KW: The elevated uniformly exposed mesas. Firestone Vineyard gets even sun exposure from morning to afternoon. Sun exposure is crucial to flavor (as well as tannin) development in the fruit. Elevated vineyards naturally, by gravity, drain soil moisture in the root zone of the plant. This allows for better balance and better physiological fruit development as opposed to a continued vegetative growth cycle of the plant. firestone-reserve-sb.jpgUpon further investigation, I learned that the soils were unusually consistent, with a gravelly clay/loam topsoil and rocky subsoil - well drained and uniform. Most vineyards have soil variation within just a few feet, affecting variation in vine ripening. Here it is remarkably consistent, which allows for even ripening throughout the vineyard blocks. As a winemaker walking the vineyard, I sometimes feel like a kid in candy store.

DS: In what condition did you find the Firestone Estate vineyards, when you arrived?

KW: When the vineyard was initially planted in the early 70’s, it was set-up as most vineyards of its time: 12 foot row spacing, sprawl and overhead sprinkler irrigation, with the varietal clones in use at the time. Some of the blocks were performing quite well and needed just some fine tuning while others were underperforming for one reason or another. The blocks that were performing fine were growing almost too well – green and healthy for the vine but perhaps not as good for the fruit development. The Firestone family was becoming quite aware of this at the time and knew some changes needed to be affected at the time I came on board.

DS: Did you have some immediate ideas about changing some of the things in the estate vineyards, or did you take a more "wait and see after your first harvest" attitude about any changes or modifications?

KW: I often tell people I arrived here at about the right time - I saw the changes that needed to happen and the Firestone family was open to making those changes. Right away, we began to open up the vineyard canopies (trellising, shoot-thinning, and leafing) to allow for sun exposure into the fruiting zone. I knew I needed help as well. We hired and brought down Eric Davidian from Napa Valley, who was working for a boutique vineyard management firm there. I didn’t need to explain much to Eric as he could see what we needed to do as well. We went further into crop reduction and tighter irrigation controls to better balance the plants.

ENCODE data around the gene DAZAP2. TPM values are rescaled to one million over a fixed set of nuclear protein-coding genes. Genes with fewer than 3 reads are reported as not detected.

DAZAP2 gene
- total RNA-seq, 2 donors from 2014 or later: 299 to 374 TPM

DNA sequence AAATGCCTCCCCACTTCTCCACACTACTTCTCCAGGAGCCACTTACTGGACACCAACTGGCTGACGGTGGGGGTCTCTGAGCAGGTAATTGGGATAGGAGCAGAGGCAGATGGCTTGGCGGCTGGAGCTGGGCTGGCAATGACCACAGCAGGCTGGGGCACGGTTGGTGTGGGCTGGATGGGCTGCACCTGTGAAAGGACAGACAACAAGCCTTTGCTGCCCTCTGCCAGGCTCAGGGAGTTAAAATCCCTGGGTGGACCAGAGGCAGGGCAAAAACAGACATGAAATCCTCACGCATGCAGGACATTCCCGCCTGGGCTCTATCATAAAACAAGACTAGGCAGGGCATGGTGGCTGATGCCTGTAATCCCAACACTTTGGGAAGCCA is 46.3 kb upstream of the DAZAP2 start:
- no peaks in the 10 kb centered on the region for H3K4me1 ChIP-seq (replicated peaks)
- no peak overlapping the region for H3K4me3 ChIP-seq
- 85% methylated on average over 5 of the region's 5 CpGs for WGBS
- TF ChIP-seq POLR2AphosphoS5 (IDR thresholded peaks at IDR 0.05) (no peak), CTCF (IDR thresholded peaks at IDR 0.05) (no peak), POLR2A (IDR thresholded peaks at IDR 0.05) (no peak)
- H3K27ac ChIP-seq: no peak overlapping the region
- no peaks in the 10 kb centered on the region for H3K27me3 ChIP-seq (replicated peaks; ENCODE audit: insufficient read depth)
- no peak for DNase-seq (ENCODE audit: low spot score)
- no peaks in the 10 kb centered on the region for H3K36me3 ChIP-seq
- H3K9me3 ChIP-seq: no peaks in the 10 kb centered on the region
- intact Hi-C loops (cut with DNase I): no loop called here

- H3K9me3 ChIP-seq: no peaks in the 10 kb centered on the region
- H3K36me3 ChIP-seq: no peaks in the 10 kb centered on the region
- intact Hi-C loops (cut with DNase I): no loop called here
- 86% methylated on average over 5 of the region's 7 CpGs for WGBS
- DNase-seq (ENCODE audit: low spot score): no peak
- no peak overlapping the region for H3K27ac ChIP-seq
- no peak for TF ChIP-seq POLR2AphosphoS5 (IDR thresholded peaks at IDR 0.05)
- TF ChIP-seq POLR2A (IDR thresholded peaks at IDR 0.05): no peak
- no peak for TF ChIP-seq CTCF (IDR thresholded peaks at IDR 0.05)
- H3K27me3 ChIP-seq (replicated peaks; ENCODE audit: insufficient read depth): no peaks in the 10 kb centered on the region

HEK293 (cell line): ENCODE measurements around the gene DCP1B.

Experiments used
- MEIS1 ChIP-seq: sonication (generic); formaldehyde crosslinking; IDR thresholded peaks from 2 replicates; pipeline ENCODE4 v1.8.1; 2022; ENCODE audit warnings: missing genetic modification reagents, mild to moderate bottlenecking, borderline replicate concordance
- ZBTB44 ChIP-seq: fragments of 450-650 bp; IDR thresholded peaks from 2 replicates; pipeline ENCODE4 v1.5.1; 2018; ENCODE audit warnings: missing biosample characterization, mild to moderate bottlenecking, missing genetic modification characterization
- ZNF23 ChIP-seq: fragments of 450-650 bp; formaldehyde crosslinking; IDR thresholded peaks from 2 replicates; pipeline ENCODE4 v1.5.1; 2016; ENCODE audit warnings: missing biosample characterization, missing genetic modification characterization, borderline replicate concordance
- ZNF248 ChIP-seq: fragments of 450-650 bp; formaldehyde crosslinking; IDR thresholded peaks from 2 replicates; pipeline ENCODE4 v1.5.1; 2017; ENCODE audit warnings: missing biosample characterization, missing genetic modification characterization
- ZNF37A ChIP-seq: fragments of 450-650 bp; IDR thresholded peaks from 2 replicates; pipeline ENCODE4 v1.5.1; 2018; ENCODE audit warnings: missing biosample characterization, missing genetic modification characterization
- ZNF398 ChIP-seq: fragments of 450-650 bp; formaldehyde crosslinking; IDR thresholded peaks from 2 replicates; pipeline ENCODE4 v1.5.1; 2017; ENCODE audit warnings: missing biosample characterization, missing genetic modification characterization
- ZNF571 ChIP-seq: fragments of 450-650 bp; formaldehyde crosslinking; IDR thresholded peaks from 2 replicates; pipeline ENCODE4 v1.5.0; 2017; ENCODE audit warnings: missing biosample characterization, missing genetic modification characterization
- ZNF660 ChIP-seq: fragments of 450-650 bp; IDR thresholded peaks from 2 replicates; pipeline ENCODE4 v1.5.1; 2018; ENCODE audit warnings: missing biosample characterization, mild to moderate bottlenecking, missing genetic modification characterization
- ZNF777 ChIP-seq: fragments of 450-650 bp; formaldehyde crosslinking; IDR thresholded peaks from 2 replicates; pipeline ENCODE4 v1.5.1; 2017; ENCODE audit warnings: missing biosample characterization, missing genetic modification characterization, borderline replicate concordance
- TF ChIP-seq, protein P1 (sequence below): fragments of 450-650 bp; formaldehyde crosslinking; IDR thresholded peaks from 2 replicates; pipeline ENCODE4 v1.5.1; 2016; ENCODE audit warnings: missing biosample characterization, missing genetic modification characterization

I remember walking the vineyard incessantly that year, trying to get a feel for the performance of each block and making picking decisions based on fruit taste and
Welcome to the Firestone Vineyard Tasting Room.
development. I wanted to have a good picture of each block during the growing season for when I would later taste the wine grown from it. From the 2001 harvest wines, we evaluated the wines from each block to make an initial determination about site suitability of variety and overall block performance. We found that Cabernet Sauvignon, with good vineyard management, showed good fruit flavor and depth with no noticeable vegetative characters. (This was important because there was much controversy at the time on whether Santa Ynez Valley was suitable for Cab.)

While many other varieties also did well, Sauvignon Blanc and Syrah showed to be clear standouts. We made the decision to subsequently cull some blocks that were either underperforming or where the variety wasn’t suitable to that location. The next year we started a replanting program to focus on the most suitable varieties with better trellising, clones, and rootstock. That process has continued for the last 6 years. We continued to open up the canopies and focus on better irrigation practices to balance the vine with an emphasis on achieving better physiologically ripe (not overripe) fruit. We continually work to refine this every year.

DS: In the beginning, Firestone planted a lot of Chardonnay on the Estate. I'm betting that there's not much planted there now and that you get the bulk of your Chardonnay from the cooler Santa Maria Valley. Can you comment on why the conditions are not right for Chardonnay at your location.

KW: We have pared back